When exploring Jerusalem, my base was Jerusalem Hotel, located in the Eastern, a.k.a. the Arab part of the town, only a couple of minutes from Old City's Damascus Gate. Its central location is excellent: city centre is only a 10-minute walk away and the light rail stop is practically around the corner. That will take you directly to for instance Mahane Yehuda market, which is only 4 stops away.
Being such a popular tourist destination, there are hotels in Jerusalem to cater every purpose and budget imaginable. I have stayed both in one of those dodgy Swedish hostels hidden away in the guts of the Old City as well as in the lap of 6-star luxury that is David Citadel.
Jerusalem Hotel is an old acquaintance from my previous trips and I was very happy to return. The hotel is housed at a gorgeous 19th century townhouse which has been in the same family since 1950s.
Jerusalem Hotel advertises itself as a boutique hotel. It's not necessarily how we understand boutique hotels, but it is a very unique place and truly stands out in the crowd.
There's nothing clinical and generic about this. As you roam the corridors and feats your eyes on all its glorious details it's easy to forget you're even in a hotel - it feels like playing hide and seek at the mansion of that rich relative you always wanted to have.
I felt right at home from my first time here and why not: the mansion is actually built in Andalusian style!
The house was badly damaged during the Six Day War in 1967 but it has been lovingly restored to its glory.
Its decor is an homage to the Palestinian history of the region. Combination of antiques, old tools and traditional Palestinian textiles make it almost like a museum, too.
Palestinian textiles also feature prominently in each of the rooms, where every last detail follows hotel's unique atmosphere.
At this point I was not only battling exhaustion courtesy of my action-packed schedule (I never learn, do I?) but also bronchitis, so I can tell you there are no words to express my appreciation for that divinely soft bed.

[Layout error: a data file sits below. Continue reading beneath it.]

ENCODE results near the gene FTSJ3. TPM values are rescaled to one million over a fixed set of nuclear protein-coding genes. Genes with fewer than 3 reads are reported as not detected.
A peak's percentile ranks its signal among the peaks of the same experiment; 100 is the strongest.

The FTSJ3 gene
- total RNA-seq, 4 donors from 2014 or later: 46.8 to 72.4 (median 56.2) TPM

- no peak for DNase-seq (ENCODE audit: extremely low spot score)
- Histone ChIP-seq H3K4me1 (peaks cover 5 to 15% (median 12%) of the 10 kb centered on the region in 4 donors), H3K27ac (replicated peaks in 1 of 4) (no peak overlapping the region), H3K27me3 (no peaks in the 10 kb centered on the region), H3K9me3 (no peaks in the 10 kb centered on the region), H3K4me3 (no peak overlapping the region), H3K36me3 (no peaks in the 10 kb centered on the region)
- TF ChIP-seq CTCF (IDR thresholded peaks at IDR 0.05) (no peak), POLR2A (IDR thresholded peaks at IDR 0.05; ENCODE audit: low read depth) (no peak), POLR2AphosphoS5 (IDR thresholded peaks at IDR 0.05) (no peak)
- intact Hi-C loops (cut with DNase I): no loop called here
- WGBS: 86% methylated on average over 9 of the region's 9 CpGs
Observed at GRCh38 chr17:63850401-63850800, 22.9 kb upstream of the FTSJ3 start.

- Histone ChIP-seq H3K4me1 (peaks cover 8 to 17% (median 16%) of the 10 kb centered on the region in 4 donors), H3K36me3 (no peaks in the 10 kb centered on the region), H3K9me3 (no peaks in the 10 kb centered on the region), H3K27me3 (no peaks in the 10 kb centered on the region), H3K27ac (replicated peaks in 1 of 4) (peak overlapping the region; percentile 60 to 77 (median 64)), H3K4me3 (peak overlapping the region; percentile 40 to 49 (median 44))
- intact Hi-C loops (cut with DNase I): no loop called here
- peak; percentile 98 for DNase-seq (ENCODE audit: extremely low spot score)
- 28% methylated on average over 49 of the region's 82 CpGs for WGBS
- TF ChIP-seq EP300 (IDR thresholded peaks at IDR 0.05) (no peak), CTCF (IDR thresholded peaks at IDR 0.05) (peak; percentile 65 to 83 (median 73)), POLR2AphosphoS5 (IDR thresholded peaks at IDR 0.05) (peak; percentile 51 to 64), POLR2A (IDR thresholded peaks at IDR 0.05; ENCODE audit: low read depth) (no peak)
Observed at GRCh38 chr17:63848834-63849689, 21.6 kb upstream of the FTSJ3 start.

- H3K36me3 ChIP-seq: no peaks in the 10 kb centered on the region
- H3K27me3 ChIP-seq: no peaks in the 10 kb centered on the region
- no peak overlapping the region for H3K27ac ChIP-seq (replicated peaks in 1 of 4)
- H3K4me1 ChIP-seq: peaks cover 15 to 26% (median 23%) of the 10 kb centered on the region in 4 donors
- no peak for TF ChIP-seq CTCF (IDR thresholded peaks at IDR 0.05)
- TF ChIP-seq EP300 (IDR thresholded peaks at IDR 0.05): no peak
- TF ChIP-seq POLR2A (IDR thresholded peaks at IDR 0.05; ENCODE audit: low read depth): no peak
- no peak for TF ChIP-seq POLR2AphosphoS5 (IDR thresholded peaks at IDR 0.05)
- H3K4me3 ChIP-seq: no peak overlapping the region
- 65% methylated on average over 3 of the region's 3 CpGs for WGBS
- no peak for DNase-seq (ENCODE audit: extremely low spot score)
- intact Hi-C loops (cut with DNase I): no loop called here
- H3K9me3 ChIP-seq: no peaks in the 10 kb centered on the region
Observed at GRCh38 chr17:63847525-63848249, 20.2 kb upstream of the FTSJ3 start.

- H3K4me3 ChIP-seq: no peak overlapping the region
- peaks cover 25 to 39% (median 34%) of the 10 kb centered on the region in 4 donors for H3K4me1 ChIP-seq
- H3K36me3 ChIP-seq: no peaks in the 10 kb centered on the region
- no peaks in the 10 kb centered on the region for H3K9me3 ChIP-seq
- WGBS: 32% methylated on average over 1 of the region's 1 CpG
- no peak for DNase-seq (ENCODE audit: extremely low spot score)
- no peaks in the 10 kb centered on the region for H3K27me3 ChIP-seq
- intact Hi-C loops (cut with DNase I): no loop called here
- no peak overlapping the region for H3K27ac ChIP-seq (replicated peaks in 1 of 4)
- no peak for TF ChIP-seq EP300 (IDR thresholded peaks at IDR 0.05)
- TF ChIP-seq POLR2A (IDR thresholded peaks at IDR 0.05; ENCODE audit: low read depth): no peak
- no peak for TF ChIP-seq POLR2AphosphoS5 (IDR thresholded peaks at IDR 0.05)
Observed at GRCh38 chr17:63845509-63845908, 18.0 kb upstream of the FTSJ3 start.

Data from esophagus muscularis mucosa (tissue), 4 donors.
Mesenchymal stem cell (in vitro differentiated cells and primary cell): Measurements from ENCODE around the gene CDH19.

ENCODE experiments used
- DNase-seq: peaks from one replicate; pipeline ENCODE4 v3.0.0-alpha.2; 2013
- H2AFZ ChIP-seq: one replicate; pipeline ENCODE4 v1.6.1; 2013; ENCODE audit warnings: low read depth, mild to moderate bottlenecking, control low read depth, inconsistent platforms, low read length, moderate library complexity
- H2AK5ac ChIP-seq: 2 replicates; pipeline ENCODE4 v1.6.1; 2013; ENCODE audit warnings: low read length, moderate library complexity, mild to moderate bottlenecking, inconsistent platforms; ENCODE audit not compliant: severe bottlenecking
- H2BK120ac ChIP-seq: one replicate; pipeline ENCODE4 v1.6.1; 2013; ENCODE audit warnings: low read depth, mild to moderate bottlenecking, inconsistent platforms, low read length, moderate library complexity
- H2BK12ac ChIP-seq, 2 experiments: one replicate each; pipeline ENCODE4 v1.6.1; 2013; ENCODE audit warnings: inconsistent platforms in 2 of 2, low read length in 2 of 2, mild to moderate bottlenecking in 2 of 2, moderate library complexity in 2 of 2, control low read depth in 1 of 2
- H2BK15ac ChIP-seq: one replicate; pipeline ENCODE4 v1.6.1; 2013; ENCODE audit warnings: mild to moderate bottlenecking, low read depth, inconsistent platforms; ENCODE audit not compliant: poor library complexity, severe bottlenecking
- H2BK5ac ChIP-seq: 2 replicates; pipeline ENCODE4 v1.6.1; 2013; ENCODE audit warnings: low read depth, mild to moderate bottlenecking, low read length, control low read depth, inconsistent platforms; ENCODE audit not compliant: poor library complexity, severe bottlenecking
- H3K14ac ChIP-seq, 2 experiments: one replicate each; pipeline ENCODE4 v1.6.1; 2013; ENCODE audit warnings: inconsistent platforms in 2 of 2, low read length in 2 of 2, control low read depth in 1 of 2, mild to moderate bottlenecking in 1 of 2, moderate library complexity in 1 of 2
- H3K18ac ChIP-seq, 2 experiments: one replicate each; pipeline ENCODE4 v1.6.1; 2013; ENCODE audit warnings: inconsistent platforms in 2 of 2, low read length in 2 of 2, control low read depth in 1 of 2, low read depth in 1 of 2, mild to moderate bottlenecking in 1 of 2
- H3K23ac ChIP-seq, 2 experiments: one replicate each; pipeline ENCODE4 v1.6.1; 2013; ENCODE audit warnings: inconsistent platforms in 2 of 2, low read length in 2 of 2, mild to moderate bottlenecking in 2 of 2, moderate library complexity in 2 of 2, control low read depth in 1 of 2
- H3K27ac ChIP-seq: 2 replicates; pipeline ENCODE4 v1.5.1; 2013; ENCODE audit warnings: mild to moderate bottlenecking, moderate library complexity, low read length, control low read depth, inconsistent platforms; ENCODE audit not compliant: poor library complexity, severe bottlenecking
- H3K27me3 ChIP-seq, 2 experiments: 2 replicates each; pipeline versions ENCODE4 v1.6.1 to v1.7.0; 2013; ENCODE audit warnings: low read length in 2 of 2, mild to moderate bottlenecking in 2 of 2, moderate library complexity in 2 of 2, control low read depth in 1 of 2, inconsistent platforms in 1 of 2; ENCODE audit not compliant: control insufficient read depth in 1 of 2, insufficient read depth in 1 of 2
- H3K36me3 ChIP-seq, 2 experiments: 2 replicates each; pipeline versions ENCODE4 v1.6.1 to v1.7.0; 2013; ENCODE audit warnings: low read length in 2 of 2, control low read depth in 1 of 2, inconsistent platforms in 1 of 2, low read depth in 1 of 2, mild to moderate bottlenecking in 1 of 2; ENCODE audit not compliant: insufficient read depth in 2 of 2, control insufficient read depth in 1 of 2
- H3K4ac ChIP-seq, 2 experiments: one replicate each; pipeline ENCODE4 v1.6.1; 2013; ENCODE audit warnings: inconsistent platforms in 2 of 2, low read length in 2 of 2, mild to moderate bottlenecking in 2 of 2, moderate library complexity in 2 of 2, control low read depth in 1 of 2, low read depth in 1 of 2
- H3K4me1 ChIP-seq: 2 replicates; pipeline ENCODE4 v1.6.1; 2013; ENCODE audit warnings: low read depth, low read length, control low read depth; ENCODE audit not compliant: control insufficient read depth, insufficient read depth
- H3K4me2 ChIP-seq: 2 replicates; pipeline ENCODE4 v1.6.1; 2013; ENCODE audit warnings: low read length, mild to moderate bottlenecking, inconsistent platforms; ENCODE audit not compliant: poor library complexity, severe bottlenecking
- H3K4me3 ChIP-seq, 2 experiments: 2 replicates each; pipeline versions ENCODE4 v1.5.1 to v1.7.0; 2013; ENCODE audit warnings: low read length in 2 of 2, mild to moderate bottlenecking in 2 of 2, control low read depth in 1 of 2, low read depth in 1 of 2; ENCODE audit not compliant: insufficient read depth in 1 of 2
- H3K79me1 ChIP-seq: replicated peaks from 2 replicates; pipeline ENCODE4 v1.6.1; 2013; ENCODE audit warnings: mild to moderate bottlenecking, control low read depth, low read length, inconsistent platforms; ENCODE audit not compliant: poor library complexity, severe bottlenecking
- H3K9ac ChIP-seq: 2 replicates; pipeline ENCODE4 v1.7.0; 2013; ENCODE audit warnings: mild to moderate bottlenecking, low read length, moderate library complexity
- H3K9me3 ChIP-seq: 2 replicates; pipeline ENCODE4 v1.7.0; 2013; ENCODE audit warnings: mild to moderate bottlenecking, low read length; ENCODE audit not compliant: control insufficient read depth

In case you want to stay active, make the most of your stay and/or are into political tourism, Jerusalem Hotel is an excellent choice. They organize tours and trips both in Jerusalem and in West Bank, which can also be tailored to meet your exact needs and interests.
The garden patio restaurant is very popular, too, especially in the evening. I settled on enjoying the jazz seductively echoing in the evening from the comfort of my bed, under a dreamily thick duvet.
"Birds singing in a sycamore tree, dream a little dream of me"...
Hotel's restaurant is a good way to explore local traditional dishes. One of my favourites year after year is sfiha, Turkish lahmacun's Levantine cousin.
The breakfast is served in the vaulted cellar.
The selection is varied and very oriental...
...I mean, where else would you get falafel at breakfast! Good falafel, by the way.
The location of the hotel was perfect in every respect: it's right next to the bus station where West Bank-bound busses depart from.
Yes, you read right. Buckle up, boys and girls - in the next blog posts we'll cross to The Other Side...!
*In collaboration with Jerusalem Hotel*
ANYONE FOR SECONDS?